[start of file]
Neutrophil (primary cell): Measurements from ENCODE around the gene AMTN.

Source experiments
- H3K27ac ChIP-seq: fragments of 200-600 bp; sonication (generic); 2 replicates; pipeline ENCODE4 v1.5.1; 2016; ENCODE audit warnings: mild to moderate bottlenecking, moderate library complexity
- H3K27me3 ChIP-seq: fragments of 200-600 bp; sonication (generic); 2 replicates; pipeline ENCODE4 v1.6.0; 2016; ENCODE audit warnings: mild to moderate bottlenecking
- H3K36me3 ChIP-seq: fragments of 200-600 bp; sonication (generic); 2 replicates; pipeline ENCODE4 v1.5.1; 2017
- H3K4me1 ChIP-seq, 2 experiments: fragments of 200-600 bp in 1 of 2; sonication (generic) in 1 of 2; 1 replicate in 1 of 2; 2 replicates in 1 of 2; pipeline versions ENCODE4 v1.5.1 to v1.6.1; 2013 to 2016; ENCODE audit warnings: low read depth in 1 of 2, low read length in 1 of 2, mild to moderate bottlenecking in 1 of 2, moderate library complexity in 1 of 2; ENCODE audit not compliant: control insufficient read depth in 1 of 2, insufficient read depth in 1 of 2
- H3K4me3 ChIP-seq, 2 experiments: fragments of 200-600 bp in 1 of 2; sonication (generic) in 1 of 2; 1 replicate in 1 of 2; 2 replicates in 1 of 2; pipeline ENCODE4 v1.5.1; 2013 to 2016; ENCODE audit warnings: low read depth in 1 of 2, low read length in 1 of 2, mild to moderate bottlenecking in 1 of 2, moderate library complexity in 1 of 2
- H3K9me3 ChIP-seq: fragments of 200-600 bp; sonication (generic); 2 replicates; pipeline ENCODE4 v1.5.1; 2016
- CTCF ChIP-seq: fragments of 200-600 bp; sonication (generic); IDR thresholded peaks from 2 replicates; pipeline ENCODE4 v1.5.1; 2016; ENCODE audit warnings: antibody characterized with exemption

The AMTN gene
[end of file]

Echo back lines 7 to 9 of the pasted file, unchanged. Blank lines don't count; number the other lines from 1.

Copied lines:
- H3K4me3 ChIP-seq, 2 experiments: fragments of 200-600 bp in 1 of 2; sonication (generic) in 1 of 2; 1 replicate in 1 of 2; 2 replicates in 1 of 2; pipeline ENCODE4 v1.5.1; 2013 to 2016; ENCODE audit warnings: low read depth in 1 of 2, low read length in 1 of 2, mild to moderate bottlenecking in 1 of 2, moderate library complexity in 1 of 2
- H3K9me3 ChIP-seq: fragments of 200-600 bp; sonication (generic); 2 replicates; pipeline ENCODE4 v1.5.1; 2016
- CTCF ChIP-seq: fragments of 200-600 bp; sonication (generic); IDR thresholded peaks from 2 replicates; pipeline ENCODE4 v1.5.1; 2016; ENCODE audit warnings: antibody characterized with exemption